Rewiring the future: drugs abused in adolescence may predispose to mental illness in adult life by altering dopamine axon growth

J Neural Transm (Vienna). 2023 Dec 1. doi: 10.1007/s00702-023-02722-6. Online ahead of print.


Adolescence is a period of increased exploration and novelty-seeking, which includes new social behaviors, as well as drug experimentation, often spurred on by peer pressure. This is unfortunate, as the immature state of the adolescent brain makes it particularly susceptible to the negative developmental impact of drug use. During adolescence, dopamine terminals, which have migrated from the ventral tegmental area, pause in the nucleus accumbens, before segregating by either forming local connections or growing towards the prefrontal cortex (PFC). This developmentally late and lengthy process renders adolescent dopamine axon pathfinding vulnerable to disruption by substance use. Indeed, exposure to stimulant drugs in adolescent male mice, but not females, triggers dopamine axons to mistarget the nucleus accumbens and to grow ectopically to the PFC. Some evidence suggests that at this novel site, the functional organization of the ectopic dopamine axons mirrors that of the intended target. The structural rewiring dysregulates local synaptic connectivity, leading to poor impulse control ability, deficits of which are a core symptom of substance-use disorders. In the present commentary, we argue that different substances of abuse induce dopamine mistargeting events with the off-target trajectory prescribed by the type of drug, leading to psychiatric outcomes later in life.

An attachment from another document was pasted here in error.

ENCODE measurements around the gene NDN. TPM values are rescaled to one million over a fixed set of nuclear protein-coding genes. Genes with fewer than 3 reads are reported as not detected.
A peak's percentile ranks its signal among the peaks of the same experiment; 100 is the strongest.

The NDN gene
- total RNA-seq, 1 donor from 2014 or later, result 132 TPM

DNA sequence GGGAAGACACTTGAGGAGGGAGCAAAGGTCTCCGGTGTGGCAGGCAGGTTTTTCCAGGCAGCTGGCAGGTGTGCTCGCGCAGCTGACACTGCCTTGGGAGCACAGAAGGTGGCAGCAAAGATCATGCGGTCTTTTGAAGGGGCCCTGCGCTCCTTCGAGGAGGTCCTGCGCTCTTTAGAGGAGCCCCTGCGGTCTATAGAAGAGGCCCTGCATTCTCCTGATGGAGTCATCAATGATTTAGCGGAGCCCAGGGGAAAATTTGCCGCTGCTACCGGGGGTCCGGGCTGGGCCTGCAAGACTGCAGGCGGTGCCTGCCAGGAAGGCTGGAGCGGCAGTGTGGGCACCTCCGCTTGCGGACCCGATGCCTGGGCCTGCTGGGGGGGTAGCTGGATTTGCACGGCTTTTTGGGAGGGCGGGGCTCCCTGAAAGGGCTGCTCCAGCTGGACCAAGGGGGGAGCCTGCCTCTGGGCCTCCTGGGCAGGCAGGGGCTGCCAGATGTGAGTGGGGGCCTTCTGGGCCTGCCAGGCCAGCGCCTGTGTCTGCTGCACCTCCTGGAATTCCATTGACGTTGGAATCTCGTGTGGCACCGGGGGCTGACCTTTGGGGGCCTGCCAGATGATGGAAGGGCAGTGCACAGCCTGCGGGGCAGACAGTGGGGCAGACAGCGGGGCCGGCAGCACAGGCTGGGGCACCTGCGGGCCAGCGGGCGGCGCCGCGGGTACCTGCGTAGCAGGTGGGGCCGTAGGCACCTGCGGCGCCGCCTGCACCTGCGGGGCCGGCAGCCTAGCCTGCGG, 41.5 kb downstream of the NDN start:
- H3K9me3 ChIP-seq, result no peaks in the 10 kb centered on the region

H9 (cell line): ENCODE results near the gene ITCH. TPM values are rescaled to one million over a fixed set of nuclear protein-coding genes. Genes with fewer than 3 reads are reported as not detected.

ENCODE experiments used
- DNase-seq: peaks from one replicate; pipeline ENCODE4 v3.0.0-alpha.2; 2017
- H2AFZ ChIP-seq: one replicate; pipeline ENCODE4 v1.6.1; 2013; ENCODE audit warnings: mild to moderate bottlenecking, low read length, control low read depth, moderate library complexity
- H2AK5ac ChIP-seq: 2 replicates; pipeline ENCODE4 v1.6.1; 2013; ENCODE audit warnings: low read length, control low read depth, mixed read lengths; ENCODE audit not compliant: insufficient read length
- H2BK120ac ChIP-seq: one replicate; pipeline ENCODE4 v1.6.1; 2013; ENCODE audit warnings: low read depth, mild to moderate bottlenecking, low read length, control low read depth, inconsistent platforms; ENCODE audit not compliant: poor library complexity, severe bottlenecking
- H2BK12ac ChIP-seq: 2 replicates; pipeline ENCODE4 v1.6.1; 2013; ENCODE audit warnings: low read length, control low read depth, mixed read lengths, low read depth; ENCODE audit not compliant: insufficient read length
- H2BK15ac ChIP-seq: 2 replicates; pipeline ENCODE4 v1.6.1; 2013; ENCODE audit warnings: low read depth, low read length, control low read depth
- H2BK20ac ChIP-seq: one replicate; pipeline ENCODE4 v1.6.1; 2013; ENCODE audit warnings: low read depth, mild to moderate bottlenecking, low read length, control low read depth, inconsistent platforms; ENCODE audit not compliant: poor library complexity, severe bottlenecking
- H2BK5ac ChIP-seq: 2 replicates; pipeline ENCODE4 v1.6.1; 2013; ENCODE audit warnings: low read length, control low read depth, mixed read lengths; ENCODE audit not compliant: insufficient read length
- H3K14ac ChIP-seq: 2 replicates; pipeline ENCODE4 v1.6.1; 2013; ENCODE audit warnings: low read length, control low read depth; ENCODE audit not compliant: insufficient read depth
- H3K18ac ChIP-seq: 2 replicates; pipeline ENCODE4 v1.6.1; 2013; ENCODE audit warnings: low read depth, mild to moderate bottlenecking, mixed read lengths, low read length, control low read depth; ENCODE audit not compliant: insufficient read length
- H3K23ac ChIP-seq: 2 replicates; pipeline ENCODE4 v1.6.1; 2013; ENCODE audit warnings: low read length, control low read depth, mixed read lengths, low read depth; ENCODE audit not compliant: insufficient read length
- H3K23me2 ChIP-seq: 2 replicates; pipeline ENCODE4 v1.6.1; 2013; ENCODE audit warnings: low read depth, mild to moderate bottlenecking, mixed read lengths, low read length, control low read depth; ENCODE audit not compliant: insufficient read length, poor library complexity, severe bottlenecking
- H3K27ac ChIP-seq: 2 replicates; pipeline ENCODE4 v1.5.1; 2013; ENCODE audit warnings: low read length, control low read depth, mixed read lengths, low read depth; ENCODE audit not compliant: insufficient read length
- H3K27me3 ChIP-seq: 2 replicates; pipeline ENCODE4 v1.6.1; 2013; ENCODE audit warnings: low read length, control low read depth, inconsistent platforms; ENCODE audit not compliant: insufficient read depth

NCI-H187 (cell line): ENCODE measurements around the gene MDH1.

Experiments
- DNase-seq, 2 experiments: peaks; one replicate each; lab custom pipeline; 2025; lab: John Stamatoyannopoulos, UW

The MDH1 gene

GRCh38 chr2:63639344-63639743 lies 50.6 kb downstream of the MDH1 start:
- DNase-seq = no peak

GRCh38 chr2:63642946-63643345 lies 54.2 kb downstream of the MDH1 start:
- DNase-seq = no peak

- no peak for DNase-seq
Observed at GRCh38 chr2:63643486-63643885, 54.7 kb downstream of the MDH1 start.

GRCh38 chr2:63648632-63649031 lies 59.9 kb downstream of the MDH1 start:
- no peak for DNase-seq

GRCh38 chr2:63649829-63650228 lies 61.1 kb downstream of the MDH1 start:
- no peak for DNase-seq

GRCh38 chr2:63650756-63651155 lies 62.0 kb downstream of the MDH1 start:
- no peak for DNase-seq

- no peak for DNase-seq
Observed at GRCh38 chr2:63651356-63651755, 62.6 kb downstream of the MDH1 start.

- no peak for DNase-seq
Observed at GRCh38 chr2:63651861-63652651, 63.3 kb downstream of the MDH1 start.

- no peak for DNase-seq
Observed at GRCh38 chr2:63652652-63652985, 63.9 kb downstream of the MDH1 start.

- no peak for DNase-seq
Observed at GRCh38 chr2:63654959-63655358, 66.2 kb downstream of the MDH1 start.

Keywords: Adolescence; Axon guidance; Axon targeting; Impulse control; Model organisms.

Publication types

  • Review